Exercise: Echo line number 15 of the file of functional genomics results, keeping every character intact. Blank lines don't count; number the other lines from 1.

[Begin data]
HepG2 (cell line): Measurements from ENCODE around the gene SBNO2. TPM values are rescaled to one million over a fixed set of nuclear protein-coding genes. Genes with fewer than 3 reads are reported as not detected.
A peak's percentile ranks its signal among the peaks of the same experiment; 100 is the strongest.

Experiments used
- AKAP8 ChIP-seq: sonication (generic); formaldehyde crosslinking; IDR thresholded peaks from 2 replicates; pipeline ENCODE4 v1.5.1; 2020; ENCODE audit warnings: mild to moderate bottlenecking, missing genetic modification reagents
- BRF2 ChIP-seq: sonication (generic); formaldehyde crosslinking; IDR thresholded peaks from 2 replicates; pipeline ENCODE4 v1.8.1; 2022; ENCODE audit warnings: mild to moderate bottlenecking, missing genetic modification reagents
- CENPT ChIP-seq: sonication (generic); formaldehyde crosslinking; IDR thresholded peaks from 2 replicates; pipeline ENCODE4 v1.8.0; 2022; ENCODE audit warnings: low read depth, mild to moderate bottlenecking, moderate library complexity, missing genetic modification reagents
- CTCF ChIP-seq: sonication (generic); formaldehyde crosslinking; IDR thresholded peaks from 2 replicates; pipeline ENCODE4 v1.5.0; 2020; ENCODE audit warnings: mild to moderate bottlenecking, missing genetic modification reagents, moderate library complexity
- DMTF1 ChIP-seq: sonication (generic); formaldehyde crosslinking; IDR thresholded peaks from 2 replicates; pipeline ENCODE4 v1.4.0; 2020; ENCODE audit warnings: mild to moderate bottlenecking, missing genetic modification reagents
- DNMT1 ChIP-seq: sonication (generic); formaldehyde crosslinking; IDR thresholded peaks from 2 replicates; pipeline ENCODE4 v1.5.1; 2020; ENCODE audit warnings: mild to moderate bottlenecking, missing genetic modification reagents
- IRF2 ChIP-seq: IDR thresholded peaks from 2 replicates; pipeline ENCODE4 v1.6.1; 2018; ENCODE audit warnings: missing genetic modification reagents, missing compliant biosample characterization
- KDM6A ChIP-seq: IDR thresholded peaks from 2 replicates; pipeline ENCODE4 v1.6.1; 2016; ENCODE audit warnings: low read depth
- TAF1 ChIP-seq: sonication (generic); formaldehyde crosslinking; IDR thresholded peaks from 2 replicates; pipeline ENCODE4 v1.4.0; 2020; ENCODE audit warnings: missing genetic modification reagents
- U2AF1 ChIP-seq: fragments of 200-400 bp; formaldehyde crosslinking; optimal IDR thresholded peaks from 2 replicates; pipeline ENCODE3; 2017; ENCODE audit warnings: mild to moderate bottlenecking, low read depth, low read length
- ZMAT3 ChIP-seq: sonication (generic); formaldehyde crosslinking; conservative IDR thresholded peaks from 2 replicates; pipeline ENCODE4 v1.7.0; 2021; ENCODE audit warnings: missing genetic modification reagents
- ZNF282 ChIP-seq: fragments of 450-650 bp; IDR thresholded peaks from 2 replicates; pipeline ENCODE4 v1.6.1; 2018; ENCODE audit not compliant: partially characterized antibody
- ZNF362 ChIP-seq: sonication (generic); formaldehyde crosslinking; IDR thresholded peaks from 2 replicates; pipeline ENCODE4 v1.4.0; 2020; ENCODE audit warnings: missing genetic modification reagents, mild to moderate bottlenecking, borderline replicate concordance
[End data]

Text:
- ZNF282 ChIP-seq: fragments of 450-650 bp; IDR thresholded peaks from 2 replicates; pipeline ENCODE4 v1.6.1; 2018; ENCODE audit not compliant: partially characterized antibody